Puerto Rico was rocked by another large earthquake early Saturday, the latest and largest of dozens of aftershocks that followed a larger quake off the island’s southern coast Tuesday.

The latest seismic activity had its epicenter off the coast of Guanica, a city on the island’s southern coast. The 5.9-magnitude quake — initially believed to be a 6.0-magnitude quake — shook buildings and left concrete strewn about many of the islands’ streets. Puerto Rico has been racked with nearly 45 aftershocks of at least a 3.0-magnitude since Tuesday’s 6.4-magnitude quake, which killed one person and injured nine others, according to the Puerto Rico Seismic Network (PRSN).

Ahead of the latest earthquake, nearly one million Puerto Ricans were without power, hundreds of thousands lacked access to clean water, and more than 2,000 people were living in shelters. The Puerto Rico Electric Power Authority said electricity was nearly fully restored following Saturday’s quake, claiming 93 percent of the island now has power.

Nevertheless, Saturday’s shakes are expected to exacerbate an already critical situation. Thousands of homes and schools have simply collapsed, adding to already extensive damage, including the destruction of the noted natural landmark Punta Ventana.

President Donald Trump declared a state of emergency on the island late Tuesday, the first since Puerto Rico was hit by Hurricane Maria in 2017. The declaration will free up federal disaster funds to assist with recovery, but local officials worried that the assistance will be too slow to make a difference.

“FEMA is a very bureaucratic agency and it moves very slowly. So slowly that we’re still waiting for federal funds from Maria,” Daniel Hernández, director of generation for Puerto Rico’s Electric Power Authority, told The Associated Press.

For now, the island’s residents find themselves once again trying to survive a natural disaster that has devastated the island’s infrastructure. And unfortunately, more aftershocks could hit the island.

Víctor Huérfano, the head of PRSN, said Saturday’s seismic activity is likely to trigger aftershocks.

“It’s going to re-energize an unstable situation,” Huérfano told The Associated Press. “It’s a complex zone.”

Earthquakes are difficult to predict — but Puerto Rico may face more in the days to come

The quakes plaguing Puerto Rico come almost exactly ten years to the day a massive 7.0-magnitude hit nearby Haiti in 2010. Experts, however, have noted the timing is just a coincidence, and that while historical and real-time seismometer data can lay out expected earthquake trends, predicting exact seismic activity in order to save lives is generally a much more difficult proposition.

Puerto Rico has felt about 139 seismic activities above a 3.0-magnitude since early December, according to the US Geological Survey (USGS). Seismologist Lucy Jones suggested on Twitter that they were all part of one continuous seismic event. The frequency of these events, and Puerto Rico’s susceptibility to earthquakes stems from the manner in which the island is situated along the meeting points of the South American, Caribbean, and North American plates:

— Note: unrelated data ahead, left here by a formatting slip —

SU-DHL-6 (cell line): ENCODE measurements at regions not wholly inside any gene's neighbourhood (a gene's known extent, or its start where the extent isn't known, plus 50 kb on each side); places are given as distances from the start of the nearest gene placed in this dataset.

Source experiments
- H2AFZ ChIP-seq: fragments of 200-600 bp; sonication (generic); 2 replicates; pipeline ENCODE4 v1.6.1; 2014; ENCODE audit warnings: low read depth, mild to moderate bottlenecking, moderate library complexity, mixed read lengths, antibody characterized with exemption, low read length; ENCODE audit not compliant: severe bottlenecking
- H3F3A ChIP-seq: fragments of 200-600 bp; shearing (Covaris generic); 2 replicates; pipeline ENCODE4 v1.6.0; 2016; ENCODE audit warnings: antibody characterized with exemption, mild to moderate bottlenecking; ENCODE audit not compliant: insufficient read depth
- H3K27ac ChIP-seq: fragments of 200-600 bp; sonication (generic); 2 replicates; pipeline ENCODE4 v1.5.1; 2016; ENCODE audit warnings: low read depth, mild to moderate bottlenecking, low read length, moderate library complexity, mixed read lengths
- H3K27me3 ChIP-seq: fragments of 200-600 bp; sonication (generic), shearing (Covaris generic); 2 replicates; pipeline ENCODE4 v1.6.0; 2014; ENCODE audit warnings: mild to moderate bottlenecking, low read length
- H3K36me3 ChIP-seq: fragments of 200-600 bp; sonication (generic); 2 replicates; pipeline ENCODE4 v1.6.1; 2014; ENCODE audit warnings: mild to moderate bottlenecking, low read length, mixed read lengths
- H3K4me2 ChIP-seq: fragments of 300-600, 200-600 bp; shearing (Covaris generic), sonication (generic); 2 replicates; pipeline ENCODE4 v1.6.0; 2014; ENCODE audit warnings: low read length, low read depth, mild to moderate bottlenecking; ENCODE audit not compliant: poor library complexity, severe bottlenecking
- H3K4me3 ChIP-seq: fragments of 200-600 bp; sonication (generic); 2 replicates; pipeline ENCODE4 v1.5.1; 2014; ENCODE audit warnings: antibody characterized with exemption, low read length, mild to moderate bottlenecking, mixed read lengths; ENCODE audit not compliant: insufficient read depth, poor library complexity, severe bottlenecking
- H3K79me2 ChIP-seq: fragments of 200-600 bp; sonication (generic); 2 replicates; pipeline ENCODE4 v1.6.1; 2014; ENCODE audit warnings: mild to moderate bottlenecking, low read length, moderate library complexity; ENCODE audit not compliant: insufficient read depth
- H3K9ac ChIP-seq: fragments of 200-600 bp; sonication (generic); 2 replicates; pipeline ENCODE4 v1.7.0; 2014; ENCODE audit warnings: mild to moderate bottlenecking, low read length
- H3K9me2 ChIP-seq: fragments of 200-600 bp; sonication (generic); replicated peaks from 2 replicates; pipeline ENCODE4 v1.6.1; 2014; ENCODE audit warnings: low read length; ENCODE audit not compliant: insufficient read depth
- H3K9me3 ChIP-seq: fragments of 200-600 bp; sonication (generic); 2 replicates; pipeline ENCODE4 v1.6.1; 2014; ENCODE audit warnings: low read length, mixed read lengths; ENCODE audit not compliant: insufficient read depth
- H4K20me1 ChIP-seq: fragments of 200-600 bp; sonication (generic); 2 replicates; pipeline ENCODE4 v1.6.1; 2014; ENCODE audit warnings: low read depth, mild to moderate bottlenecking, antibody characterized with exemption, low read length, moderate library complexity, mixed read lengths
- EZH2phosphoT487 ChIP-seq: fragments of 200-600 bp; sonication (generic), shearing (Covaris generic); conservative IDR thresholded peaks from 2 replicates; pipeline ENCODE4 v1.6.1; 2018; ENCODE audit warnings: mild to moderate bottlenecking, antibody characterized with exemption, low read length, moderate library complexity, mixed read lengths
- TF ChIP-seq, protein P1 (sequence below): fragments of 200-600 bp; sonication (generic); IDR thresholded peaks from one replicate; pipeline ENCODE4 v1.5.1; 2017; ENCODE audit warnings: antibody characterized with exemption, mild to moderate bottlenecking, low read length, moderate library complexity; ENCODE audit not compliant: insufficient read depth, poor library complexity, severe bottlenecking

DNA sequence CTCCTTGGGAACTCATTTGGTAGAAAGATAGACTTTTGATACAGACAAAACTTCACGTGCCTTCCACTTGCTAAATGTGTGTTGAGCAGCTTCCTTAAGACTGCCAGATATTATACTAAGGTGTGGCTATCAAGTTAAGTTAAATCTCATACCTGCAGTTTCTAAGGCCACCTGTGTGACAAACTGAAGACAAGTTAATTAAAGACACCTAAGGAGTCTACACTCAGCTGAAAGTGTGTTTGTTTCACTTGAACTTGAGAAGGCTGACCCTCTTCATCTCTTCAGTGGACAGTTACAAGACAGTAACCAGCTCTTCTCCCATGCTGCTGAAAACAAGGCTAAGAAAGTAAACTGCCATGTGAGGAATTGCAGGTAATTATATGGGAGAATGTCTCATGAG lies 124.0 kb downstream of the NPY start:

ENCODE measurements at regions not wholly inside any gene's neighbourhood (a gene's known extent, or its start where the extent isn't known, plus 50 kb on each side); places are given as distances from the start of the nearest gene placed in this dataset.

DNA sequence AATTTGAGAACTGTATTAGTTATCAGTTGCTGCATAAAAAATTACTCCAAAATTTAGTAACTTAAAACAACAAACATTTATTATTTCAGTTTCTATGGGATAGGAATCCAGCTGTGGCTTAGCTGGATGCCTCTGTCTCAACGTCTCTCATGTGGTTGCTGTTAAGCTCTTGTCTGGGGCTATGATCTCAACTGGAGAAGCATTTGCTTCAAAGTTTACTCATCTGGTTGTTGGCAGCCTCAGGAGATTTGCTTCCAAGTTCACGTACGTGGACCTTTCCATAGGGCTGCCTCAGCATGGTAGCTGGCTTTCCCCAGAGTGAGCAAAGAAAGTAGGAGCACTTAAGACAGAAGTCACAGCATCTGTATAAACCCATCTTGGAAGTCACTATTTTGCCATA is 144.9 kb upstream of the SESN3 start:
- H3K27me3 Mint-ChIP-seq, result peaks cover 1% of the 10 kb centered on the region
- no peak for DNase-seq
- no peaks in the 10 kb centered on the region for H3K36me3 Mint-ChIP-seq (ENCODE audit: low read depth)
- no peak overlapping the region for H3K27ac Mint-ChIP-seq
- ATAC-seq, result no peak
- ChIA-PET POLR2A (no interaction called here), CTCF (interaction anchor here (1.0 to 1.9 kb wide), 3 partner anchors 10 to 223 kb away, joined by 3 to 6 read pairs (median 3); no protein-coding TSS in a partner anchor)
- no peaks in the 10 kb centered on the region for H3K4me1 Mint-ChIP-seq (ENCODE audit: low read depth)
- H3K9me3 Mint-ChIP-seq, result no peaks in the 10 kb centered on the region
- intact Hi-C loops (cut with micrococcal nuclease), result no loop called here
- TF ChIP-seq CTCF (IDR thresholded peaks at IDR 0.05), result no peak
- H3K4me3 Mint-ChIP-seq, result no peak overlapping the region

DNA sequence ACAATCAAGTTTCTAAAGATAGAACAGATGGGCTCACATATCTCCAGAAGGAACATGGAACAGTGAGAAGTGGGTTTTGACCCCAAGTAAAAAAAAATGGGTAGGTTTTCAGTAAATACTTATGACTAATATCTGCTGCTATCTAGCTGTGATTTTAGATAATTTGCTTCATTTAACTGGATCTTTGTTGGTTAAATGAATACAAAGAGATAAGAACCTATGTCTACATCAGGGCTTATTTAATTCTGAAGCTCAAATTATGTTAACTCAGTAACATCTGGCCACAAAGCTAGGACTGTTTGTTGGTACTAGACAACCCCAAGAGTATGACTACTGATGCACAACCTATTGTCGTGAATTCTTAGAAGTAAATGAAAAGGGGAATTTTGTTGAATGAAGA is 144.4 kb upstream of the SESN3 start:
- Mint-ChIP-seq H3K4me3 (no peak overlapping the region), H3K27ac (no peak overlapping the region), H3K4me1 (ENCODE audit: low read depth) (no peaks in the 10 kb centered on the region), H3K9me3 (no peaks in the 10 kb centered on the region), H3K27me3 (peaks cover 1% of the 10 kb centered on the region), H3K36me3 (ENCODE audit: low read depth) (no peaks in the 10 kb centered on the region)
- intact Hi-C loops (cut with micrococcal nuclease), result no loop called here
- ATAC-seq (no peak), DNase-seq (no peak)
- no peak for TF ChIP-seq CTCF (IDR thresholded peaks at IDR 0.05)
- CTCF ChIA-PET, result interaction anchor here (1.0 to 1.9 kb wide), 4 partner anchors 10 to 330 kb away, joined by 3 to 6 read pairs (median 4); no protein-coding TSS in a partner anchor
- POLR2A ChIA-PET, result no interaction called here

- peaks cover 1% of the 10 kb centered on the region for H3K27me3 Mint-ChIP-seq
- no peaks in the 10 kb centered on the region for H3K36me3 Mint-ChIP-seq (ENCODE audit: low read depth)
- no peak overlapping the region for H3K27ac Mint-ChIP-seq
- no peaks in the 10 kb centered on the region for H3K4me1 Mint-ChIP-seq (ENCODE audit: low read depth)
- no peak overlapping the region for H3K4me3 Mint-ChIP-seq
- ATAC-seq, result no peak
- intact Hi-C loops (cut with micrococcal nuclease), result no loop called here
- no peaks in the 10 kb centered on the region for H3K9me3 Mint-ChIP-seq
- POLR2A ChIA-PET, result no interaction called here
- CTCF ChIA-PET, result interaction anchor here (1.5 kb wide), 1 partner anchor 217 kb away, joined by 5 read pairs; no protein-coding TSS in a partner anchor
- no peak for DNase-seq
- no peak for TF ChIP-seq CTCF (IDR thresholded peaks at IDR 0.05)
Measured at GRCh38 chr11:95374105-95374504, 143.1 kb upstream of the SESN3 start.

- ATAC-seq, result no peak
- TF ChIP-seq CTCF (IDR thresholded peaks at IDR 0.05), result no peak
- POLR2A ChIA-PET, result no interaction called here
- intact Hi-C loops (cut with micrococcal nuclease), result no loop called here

As of yesterday, the USGS seismic forecast for the region predicted a decreasing number of aftershocks after the larger quake Tuesday.

Ahead of Saturday’s quake, the USGS had given about a 3 percent chance of Puerto Rico experiencing another 6.4-magnitude quake, which Saturday’s quake nearly eclipsed. The organization did warn, however, that there was a “high likelihood” aftershocks of magnitude-3.0 or greater could come in the the next week.

As Vox’s Umair Irfan has explained it is difficult to give those in earthquake zones more detailed predictions than these:

It’s difficult to figure out when an earthquake will occur, since the forces that cause them happen slowly over a vast area but are disbursed rapidly over a narrow region. What’s amazing is that forces built up across continents over millions of years can hammer cities in minutes.

Forecasting earthquakes would require high-resolution measurements deep underground over the course of decades, if not longer, coupled with sophisticated simulations. And even then, it’s unlikely to yield an hour’s worth of lead time. So there are ultimately too many variables at play and too few tools to analyze them in a meaningful way.

Some research shows that foreshocks can precede a larger earthquake, but it’s difficult to distinguish them from the hundreds of smaller earthquakes that occur on a regular basis.

Despite the difficulty involved, USGS and PRSN officials have been busy late this week trying to install temporary seismometers along the southern coast of Puerto Rico in order to monitor seismic activity and assist in predicting aftershocks on the already reeling island. In the meantime, thousands will remain in shelters, awaiting concrete assurances it is safe to return and begin rebuilding.

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